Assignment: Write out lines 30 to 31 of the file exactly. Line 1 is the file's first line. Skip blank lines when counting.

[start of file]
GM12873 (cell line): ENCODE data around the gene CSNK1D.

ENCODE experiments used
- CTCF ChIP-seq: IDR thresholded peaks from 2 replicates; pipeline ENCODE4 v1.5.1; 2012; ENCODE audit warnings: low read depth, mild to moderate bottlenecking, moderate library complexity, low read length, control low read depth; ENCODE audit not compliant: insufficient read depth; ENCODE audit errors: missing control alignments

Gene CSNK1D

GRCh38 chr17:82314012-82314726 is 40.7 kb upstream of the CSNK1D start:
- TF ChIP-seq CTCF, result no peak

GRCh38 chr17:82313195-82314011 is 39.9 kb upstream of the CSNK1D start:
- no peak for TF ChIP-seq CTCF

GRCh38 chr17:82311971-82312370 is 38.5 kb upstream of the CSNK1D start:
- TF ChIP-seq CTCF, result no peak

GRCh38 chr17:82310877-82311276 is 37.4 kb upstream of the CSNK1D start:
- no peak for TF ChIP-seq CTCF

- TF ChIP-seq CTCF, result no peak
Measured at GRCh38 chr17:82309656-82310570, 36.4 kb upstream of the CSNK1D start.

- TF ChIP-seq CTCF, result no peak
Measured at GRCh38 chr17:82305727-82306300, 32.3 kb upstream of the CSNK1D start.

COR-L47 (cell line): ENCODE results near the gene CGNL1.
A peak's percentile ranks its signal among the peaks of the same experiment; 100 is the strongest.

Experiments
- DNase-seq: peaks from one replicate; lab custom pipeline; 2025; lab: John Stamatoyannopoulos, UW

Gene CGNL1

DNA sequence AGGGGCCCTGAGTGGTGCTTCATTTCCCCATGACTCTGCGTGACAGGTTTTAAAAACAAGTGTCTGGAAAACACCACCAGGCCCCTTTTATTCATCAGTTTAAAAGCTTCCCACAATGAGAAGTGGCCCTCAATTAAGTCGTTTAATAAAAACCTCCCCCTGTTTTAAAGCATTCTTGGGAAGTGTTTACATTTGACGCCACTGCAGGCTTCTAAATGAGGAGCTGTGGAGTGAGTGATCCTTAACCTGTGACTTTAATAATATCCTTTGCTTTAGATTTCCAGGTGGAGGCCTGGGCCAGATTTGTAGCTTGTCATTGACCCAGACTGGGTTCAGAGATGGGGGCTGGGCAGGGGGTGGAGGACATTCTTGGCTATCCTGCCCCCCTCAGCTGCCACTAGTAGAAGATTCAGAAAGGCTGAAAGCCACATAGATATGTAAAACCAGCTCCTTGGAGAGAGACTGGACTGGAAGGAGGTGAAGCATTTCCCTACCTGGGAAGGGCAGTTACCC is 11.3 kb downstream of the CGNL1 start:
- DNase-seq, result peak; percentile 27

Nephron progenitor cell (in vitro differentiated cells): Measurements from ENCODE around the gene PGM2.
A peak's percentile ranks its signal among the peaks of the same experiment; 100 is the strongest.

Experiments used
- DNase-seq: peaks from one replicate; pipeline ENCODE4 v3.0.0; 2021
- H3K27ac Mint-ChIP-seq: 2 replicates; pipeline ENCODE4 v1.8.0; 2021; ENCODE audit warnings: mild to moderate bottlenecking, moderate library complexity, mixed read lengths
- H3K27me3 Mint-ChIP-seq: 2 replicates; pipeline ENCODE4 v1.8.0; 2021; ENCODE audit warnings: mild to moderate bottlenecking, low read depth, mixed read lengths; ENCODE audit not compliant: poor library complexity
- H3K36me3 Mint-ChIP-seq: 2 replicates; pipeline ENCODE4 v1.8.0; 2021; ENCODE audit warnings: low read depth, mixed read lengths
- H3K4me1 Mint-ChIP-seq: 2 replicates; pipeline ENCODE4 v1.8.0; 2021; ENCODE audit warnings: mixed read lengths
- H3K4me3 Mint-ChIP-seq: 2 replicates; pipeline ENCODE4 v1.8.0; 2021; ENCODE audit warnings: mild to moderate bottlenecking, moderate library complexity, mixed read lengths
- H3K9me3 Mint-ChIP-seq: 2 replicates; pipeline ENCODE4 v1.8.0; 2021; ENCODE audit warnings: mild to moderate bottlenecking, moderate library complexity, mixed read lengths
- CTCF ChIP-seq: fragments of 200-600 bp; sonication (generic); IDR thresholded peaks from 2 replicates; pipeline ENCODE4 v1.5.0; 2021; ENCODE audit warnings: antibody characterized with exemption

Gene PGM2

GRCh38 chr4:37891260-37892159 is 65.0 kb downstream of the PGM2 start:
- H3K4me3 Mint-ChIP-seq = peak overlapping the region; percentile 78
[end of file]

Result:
- H3K36me3 Mint-ChIP-seq: 2 replicates; pipeline ENCODE4 v1.8.0; 2021; ENCODE audit warnings: low read depth, mixed read lengths
- H3K4me1 Mint-ChIP-seq: 2 replicates; pipeline ENCODE4 v1.8.0; 2021; ENCODE audit warnings: mixed read lengths